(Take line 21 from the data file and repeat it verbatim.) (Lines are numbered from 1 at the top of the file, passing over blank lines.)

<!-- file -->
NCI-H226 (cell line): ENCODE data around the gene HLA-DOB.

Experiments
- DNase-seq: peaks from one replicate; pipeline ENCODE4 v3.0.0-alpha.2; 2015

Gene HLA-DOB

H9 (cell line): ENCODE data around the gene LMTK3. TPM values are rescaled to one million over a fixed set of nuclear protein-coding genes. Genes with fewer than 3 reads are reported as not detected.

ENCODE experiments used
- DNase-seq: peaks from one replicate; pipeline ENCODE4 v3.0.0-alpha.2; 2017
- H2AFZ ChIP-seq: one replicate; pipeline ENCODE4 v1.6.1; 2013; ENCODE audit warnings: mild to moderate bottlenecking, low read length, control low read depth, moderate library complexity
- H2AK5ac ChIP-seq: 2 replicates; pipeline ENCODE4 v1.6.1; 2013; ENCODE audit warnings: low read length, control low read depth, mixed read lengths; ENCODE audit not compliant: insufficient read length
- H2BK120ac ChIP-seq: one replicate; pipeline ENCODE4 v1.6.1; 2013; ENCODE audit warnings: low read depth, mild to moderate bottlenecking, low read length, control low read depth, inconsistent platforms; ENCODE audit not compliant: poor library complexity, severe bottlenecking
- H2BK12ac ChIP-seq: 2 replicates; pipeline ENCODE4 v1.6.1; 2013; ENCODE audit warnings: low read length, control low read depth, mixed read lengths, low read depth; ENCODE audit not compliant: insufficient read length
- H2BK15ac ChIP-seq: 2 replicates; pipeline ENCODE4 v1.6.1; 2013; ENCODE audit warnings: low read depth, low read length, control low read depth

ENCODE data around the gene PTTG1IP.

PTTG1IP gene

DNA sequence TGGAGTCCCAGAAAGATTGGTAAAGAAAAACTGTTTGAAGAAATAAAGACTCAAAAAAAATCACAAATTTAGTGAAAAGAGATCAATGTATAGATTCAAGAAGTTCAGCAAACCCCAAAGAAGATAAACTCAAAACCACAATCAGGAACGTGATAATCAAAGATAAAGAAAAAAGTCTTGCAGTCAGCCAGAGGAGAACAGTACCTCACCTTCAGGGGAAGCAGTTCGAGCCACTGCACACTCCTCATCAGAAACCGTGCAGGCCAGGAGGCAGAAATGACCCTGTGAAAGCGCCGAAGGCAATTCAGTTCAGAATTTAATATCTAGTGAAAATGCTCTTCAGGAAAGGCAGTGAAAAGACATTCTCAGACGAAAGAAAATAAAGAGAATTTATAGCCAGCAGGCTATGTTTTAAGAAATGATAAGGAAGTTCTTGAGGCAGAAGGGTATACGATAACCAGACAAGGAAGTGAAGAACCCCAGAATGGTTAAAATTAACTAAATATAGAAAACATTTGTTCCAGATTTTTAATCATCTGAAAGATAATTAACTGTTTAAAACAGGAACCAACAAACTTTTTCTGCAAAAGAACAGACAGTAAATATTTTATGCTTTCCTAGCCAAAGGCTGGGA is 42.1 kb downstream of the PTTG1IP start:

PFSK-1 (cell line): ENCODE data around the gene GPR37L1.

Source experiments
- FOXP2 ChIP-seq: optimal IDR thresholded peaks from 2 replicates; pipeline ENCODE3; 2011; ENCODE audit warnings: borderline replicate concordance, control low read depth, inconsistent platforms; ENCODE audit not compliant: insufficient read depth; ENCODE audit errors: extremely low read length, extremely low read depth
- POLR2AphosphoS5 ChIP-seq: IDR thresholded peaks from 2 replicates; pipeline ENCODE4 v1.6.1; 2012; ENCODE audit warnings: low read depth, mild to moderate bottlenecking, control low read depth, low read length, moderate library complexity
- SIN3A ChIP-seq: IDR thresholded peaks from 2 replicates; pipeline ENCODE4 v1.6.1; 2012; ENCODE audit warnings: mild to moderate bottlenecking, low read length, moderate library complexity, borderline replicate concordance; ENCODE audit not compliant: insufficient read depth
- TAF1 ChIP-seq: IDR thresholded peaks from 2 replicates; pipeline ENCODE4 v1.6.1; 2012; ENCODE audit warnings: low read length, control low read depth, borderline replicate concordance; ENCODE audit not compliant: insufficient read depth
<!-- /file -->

- TAF1 ChIP-seq: IDR thresholded peaks from 2 replicates; pipeline ENCODE4 v1.6.1; 2012; ENCODE audit warnings: low read length, control low read depth, borderline replicate concordance; ENCODE audit not compliant: insufficient read depth